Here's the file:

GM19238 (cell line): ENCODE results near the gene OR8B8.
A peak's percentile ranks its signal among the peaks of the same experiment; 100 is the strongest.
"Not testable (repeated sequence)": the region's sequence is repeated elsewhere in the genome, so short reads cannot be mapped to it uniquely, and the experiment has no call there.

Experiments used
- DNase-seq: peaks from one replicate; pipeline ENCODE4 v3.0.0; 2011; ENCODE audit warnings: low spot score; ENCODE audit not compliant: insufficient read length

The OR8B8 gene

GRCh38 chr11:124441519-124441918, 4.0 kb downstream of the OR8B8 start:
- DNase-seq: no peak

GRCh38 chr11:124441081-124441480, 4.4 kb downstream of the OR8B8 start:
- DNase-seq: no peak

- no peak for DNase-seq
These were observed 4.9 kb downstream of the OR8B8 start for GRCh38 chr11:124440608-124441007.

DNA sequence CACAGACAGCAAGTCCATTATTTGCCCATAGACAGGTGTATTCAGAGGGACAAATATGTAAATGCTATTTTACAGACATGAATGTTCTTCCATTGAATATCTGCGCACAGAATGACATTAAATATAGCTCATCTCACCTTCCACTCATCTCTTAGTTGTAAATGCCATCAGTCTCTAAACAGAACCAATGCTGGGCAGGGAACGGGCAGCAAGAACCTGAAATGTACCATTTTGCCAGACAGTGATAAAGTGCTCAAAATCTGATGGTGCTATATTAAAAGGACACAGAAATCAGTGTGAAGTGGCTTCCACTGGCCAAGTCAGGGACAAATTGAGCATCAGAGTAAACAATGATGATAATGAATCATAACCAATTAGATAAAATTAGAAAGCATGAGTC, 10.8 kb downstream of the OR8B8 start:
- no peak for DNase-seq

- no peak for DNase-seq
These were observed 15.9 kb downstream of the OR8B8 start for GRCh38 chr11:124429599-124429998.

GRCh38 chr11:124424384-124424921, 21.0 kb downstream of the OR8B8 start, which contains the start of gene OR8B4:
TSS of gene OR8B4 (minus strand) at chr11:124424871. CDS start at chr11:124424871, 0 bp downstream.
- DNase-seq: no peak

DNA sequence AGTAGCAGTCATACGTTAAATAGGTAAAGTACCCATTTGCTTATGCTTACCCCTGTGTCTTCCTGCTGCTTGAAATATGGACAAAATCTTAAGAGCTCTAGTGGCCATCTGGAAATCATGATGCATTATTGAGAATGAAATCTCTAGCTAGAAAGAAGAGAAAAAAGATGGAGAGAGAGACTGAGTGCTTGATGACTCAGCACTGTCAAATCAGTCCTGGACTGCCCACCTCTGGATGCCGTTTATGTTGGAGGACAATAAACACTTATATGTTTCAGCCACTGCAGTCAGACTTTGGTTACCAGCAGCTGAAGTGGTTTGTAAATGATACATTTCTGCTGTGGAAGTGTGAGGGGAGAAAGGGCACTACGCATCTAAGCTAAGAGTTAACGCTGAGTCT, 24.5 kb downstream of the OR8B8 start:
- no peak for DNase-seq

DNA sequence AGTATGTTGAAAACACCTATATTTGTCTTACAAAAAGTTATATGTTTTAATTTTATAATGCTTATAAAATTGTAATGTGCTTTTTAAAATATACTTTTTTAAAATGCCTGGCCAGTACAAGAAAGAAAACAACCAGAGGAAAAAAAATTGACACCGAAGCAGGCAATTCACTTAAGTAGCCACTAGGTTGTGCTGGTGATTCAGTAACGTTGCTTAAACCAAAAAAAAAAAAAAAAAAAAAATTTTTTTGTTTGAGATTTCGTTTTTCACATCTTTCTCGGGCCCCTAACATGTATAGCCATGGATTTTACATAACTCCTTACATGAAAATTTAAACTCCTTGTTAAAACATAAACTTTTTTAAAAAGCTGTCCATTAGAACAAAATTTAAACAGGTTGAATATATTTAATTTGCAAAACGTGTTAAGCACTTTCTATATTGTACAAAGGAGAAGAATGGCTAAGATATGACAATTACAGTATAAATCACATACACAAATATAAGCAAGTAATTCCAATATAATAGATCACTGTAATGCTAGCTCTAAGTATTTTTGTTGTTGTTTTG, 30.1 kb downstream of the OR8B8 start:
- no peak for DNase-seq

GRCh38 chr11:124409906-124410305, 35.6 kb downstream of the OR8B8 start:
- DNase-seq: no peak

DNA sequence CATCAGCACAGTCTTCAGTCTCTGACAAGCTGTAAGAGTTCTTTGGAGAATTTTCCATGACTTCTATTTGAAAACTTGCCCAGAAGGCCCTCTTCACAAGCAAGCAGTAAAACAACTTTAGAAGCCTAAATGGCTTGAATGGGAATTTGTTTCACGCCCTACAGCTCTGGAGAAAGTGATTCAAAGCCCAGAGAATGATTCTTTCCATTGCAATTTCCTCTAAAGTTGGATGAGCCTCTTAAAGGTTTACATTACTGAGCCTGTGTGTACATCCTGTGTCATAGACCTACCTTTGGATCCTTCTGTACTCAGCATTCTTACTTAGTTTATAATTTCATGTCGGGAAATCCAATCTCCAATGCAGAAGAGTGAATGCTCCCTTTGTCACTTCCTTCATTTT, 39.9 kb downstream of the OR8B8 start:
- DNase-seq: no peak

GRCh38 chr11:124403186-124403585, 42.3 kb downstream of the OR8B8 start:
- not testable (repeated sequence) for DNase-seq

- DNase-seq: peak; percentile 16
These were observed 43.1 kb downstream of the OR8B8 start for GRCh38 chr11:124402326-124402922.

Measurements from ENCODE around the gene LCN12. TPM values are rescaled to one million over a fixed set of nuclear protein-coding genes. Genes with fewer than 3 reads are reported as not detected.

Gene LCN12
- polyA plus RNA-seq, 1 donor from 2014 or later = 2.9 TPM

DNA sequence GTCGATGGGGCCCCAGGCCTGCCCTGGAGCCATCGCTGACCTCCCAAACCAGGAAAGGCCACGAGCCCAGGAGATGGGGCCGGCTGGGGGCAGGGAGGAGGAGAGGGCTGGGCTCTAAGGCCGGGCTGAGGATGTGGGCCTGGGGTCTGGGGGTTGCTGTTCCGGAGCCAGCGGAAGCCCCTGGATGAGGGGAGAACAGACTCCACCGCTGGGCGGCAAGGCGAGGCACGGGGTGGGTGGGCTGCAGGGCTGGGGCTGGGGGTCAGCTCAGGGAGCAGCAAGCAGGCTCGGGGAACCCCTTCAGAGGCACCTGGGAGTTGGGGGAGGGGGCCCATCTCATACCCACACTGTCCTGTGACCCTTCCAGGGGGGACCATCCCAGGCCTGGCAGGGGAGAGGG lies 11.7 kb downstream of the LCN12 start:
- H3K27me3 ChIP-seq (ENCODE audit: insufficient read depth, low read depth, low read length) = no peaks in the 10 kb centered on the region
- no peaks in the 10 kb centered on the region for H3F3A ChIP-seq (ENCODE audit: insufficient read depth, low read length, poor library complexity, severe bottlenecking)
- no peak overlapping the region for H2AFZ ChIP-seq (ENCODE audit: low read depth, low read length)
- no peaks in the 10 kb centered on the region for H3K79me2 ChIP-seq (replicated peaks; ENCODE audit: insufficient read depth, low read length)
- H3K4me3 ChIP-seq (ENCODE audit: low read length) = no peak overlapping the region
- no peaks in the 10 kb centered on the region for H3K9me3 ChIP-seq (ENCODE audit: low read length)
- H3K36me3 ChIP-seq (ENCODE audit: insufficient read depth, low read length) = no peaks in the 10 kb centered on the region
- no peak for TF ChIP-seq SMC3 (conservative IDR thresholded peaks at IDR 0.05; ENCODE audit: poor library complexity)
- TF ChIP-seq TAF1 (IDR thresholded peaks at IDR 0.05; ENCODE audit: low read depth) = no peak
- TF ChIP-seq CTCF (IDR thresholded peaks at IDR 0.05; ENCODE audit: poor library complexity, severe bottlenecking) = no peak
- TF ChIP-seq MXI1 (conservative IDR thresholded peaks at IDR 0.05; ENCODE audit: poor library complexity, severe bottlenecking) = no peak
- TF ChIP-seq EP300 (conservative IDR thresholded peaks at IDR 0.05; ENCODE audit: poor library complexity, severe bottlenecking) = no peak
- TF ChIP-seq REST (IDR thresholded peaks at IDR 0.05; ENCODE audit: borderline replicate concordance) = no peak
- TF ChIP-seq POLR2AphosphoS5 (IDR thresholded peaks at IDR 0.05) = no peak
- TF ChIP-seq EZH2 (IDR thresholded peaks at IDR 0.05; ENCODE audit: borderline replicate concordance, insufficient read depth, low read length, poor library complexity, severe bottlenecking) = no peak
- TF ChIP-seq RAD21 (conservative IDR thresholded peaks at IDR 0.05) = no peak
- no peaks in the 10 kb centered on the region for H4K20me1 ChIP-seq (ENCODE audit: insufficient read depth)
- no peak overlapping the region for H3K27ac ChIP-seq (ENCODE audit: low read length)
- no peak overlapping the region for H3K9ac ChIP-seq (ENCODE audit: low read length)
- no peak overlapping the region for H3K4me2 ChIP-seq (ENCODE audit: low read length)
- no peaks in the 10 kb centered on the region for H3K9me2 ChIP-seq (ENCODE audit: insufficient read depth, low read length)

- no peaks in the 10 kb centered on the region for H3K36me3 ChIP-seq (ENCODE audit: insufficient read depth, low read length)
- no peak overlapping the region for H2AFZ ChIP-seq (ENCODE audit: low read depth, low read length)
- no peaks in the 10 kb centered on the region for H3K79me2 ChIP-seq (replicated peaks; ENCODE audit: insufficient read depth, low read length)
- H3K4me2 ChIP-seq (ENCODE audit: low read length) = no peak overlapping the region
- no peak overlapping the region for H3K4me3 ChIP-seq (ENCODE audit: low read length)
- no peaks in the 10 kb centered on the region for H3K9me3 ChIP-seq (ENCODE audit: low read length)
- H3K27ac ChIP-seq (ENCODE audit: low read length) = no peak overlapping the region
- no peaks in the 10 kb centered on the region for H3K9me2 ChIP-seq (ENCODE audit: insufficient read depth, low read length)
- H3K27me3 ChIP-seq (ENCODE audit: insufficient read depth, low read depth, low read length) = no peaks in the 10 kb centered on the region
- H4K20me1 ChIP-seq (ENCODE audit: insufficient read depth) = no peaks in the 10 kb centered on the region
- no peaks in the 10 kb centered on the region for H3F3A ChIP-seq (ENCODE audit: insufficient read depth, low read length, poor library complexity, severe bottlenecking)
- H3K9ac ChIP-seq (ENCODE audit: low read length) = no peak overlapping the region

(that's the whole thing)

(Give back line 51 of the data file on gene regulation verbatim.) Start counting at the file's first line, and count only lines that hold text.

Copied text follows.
- TF ChIP-seq RAD21 (conservative IDR thresholded peaks at IDR 0.05) = no peak